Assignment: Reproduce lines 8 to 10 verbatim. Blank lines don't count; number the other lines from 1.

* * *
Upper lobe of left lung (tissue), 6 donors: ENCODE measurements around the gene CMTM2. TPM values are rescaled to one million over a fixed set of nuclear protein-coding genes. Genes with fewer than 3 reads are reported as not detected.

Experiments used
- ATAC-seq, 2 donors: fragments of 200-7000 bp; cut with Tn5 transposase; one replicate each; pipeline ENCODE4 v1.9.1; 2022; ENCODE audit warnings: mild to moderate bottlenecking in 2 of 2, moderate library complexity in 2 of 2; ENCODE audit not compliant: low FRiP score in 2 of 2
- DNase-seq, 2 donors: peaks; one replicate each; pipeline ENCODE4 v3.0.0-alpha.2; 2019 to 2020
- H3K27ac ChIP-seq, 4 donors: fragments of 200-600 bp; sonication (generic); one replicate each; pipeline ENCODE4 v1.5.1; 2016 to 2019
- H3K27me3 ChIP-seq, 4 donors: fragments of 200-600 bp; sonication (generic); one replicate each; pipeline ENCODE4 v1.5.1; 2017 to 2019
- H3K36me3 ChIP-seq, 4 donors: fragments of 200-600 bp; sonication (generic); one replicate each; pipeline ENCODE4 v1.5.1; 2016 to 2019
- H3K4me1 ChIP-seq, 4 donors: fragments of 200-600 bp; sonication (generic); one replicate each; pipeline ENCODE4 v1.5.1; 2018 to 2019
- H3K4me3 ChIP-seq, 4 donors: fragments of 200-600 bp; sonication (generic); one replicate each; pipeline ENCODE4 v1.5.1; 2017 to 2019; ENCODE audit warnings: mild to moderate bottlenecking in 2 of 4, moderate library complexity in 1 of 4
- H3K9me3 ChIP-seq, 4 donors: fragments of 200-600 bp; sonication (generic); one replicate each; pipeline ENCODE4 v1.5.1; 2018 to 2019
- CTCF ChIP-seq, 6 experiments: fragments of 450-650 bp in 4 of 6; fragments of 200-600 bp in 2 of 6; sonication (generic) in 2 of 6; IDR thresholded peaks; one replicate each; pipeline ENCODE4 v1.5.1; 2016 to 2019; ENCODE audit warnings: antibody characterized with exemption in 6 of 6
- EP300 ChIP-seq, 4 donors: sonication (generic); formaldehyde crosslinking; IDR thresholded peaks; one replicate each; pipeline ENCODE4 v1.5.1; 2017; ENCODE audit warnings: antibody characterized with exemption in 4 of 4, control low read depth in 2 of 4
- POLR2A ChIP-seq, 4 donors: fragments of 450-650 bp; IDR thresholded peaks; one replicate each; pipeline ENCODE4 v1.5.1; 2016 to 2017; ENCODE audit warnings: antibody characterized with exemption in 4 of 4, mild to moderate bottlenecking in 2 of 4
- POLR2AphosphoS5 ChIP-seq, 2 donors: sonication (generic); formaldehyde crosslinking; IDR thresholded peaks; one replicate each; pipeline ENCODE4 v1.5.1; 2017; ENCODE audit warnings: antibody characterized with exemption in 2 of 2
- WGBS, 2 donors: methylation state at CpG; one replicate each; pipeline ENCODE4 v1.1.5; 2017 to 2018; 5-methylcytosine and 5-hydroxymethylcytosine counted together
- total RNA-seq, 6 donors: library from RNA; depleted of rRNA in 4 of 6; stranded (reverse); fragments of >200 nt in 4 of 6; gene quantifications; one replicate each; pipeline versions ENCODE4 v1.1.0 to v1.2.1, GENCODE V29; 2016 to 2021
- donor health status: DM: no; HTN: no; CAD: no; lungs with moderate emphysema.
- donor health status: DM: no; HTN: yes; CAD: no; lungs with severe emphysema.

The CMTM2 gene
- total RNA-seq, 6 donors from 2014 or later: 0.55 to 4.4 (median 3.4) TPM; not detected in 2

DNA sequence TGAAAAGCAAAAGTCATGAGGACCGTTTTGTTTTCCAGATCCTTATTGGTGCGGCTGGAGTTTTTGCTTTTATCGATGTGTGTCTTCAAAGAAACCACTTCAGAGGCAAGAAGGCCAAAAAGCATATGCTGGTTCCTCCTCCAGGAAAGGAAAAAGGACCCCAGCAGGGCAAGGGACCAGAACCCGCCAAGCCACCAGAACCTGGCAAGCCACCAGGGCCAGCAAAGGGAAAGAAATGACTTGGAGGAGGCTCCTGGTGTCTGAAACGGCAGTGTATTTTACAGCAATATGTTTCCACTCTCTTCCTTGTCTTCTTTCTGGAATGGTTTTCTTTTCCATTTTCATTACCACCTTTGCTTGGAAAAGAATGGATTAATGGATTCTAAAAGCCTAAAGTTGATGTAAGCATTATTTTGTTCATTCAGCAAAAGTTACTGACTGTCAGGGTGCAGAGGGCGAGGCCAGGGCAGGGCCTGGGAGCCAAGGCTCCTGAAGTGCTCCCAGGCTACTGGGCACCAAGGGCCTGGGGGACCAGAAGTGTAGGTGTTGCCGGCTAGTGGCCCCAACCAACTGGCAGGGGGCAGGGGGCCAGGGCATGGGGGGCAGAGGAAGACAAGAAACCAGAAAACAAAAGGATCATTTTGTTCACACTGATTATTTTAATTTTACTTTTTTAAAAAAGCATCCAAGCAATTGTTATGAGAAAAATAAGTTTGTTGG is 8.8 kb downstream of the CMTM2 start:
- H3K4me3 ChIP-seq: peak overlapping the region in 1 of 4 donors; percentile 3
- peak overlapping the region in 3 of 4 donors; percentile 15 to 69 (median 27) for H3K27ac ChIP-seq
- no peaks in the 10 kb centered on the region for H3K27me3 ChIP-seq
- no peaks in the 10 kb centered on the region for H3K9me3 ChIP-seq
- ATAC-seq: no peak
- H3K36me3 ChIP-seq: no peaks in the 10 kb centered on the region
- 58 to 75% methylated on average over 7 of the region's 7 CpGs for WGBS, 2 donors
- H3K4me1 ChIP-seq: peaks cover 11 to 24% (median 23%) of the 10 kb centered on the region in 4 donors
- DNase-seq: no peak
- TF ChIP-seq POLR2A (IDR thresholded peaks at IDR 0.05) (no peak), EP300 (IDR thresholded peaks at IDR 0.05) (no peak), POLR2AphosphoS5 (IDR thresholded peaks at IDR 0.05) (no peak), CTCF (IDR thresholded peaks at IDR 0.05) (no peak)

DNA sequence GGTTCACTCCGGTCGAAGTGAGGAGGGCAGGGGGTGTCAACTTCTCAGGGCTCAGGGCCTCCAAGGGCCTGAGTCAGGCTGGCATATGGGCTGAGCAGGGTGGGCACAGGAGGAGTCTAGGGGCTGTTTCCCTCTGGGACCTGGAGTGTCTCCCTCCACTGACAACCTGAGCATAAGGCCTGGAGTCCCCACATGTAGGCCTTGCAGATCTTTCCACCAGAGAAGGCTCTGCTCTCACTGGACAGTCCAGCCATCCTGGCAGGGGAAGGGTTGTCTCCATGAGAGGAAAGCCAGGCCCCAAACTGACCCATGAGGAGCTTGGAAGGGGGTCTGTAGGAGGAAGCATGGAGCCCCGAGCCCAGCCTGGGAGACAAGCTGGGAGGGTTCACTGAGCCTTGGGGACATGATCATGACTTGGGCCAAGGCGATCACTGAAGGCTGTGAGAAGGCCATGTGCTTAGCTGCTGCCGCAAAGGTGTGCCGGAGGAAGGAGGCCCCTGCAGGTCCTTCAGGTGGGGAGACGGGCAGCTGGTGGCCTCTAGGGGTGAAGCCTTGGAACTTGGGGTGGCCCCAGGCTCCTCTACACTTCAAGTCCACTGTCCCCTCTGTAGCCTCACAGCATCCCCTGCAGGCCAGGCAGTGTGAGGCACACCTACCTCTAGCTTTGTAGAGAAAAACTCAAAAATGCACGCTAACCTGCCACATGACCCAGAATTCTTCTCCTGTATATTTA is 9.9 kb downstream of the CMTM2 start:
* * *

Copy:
- H3K4me1 ChIP-seq, 4 donors: fragments of 200-600 bp; sonication (generic); one replicate each; pipeline ENCODE4 v1.5.1; 2018 to 2019
- H3K4me3 ChIP-seq, 4 donors: fragments of 200-600 bp; sonication (generic); one replicate each; pipeline ENCODE4 v1.5.1; 2017 to 2019; ENCODE audit warnings: mild to moderate bottlenecking in 2 of 4, moderate library complexity in 1 of 4
- H3K9me3 ChIP-seq, 4 donors: fragments of 200-600 bp; sonication (generic); one replicate each; pipeline ENCODE4 v1.5.1; 2018 to 2019